Seems like more and more surgeons use robotic for hernia surgeries and removals of mesh in America, but this is not the case in Europe. I couldnt find anyone who perform robotic mesh removal here. Most surgeons here remove lap mesh through open surgery. I have found a surgeon who can remove my mesh laparoscopically, and he had 0 complications after 12 mesh removals. I have only seen one study and that one had 14 complications after 17 lap mesh removals, and 1 complication after 9 robotic removals. So I don’t know if robotic is better or if it depends on the surgeon.

    • #14430
      drtowfigh
      Keymaster

      parietex progrip removal, an exercise in futility?

      Intuitive Surgical, the robotics makers, are just now entering the European market. It is way too expensive for most European centers right now.

    • #14431
      drtowfigh
      Keymaster

      parietex progrip removal, an exercise in futility?

      Phyrun,

      You are correct. 20% is very high. In the studies that show such high percentage, “chronic pain” is defined as “any” pain or symptom 3 or more months after surgery. That includes not only debilitating pain but also a twinge here or there. Debilitating pain is 3%. Most of these also have been shown to diminish by 6 months and 1 year.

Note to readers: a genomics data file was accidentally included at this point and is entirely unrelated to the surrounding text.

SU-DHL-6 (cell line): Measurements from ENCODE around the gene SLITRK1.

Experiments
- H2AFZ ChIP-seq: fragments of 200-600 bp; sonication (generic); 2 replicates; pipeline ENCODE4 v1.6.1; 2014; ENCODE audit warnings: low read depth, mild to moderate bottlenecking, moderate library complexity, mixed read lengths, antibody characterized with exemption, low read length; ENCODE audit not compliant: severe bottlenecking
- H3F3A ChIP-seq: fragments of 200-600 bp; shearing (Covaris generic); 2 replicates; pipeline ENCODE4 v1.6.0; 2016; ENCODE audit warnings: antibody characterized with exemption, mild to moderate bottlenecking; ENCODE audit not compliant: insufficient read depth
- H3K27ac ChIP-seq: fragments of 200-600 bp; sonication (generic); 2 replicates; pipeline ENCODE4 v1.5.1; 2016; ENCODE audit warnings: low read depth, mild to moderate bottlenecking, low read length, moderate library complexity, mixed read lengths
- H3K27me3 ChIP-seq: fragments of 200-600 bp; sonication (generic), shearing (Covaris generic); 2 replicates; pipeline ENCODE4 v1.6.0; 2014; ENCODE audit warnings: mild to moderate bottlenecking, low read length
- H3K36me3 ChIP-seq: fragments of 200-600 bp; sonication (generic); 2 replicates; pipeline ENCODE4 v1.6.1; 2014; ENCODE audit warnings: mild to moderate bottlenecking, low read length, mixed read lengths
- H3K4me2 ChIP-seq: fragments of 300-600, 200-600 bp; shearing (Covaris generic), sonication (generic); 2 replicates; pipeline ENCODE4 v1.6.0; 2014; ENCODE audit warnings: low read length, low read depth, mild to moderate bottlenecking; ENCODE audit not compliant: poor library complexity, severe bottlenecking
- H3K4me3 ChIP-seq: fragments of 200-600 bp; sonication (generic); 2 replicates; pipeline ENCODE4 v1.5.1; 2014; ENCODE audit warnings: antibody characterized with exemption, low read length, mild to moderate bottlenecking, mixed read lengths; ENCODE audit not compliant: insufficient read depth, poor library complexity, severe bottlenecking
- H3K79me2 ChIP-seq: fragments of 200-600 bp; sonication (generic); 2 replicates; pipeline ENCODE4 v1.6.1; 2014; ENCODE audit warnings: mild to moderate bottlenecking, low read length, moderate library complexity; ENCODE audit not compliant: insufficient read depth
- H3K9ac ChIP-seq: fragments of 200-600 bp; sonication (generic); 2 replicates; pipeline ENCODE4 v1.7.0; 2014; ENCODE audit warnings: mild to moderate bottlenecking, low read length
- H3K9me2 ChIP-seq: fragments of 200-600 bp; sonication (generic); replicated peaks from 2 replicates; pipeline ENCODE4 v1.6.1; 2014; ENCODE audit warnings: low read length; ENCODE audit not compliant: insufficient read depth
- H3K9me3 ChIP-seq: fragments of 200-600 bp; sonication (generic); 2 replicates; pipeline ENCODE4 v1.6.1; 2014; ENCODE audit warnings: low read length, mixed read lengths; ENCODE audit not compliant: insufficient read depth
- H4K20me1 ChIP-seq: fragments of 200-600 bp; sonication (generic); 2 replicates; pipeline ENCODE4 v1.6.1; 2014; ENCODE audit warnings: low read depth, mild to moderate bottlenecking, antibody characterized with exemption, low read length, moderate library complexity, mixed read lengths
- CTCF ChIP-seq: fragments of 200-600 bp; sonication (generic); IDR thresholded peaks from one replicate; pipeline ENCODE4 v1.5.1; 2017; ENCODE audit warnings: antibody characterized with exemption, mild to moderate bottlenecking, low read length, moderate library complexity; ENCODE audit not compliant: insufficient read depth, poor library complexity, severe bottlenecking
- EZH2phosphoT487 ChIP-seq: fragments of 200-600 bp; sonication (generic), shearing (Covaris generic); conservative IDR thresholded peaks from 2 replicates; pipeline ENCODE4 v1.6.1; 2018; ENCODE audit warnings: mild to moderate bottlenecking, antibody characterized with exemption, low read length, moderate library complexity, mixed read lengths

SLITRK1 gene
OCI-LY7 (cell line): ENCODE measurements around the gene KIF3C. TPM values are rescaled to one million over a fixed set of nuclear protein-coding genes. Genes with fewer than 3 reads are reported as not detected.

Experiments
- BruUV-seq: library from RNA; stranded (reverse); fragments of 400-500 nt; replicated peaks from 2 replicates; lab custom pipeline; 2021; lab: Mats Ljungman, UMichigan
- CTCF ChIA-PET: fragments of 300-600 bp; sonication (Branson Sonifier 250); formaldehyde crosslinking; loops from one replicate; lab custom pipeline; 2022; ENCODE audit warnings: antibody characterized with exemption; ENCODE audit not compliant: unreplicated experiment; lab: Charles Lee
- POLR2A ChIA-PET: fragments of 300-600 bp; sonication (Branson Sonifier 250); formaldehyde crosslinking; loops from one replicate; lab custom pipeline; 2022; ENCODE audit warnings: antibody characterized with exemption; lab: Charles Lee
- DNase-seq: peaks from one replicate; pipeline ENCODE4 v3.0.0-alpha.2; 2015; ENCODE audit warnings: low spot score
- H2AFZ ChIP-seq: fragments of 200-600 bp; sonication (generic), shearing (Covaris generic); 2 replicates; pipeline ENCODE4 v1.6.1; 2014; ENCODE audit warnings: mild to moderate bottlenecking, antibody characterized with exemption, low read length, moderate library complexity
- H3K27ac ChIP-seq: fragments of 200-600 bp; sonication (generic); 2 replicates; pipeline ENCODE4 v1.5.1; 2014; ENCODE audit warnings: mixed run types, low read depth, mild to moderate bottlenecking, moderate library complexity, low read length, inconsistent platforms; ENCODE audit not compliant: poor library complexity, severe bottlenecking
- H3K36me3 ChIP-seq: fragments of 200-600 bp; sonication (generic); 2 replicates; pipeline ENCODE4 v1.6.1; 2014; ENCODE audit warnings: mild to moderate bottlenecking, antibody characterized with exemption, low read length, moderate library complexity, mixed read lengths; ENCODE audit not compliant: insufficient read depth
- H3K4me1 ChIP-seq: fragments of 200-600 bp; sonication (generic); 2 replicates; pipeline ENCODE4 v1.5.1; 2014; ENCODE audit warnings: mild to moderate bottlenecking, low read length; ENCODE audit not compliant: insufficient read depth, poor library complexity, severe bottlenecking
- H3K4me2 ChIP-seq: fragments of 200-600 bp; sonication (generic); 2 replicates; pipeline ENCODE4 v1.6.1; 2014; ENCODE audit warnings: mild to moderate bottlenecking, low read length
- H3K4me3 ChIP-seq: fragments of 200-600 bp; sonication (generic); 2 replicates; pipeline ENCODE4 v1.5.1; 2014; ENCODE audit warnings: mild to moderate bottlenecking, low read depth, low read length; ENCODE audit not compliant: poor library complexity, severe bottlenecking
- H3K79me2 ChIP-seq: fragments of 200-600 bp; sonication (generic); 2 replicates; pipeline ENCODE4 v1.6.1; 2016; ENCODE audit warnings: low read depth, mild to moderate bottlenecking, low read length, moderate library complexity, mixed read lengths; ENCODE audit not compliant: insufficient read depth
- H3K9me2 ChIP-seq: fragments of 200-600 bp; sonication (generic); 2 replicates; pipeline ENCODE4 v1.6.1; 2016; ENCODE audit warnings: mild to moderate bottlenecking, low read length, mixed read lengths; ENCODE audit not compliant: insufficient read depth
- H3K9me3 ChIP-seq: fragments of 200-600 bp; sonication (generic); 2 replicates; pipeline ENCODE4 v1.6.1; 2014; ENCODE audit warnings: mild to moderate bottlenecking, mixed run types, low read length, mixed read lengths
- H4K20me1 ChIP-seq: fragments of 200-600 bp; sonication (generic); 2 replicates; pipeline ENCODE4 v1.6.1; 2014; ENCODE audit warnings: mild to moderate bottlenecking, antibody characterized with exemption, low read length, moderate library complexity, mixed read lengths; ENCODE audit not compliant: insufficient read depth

Good points you made.

    • #12336
      dand
      Participant

      parietex progrip removal, an exercise in futility?

      As with any surgery make sure the robotic surgeon has experience with the tool & has many robotic surgeries under his/her belt!

    • #14580
      InPain
      Member

      https://www.youtube.com/watch?v=BqjxPskAcMs&t=5s

      “The final Parietex unboxed in this video is the Parietex Progrip. The Parietex Progrip was designed to not need any securing device, such as tacks, sutures, or staples. Instead, the Parietex Progrip has 1000’s of little hooks made of Polylactic Acid (PLA) attached to it. The PLA hooks act just like Velcro to the patient’s tissue. Once the Parietex Progrip has been implanted, it is nearly impossible to remove. Many clients report severe, debilitating pain from the moment the Parietex Progrip is implanted.

      There are even more problems with the Parietex Progrip though. Our lawyers have observed abnormally high infection rates associated with the Parietex Progrip. Hernia mesh infections almost always necessitate the removal of the hernia mesh to rid the infection. This is because hernia meshes are prone to the formation of biofilms, which are nearly resistant to even the strongest I.V. antibiotics. Unfortunately, the Parietex Progrip can be so dangerous to remove that many surgeons simply refuse to reoperate on a patient. As a result, many clients are having to live with an active infection, possibly for the rest of their lives. These are large infections that frequently go systemic. Hernia mesh infections can lead to additional serious injuries, including death.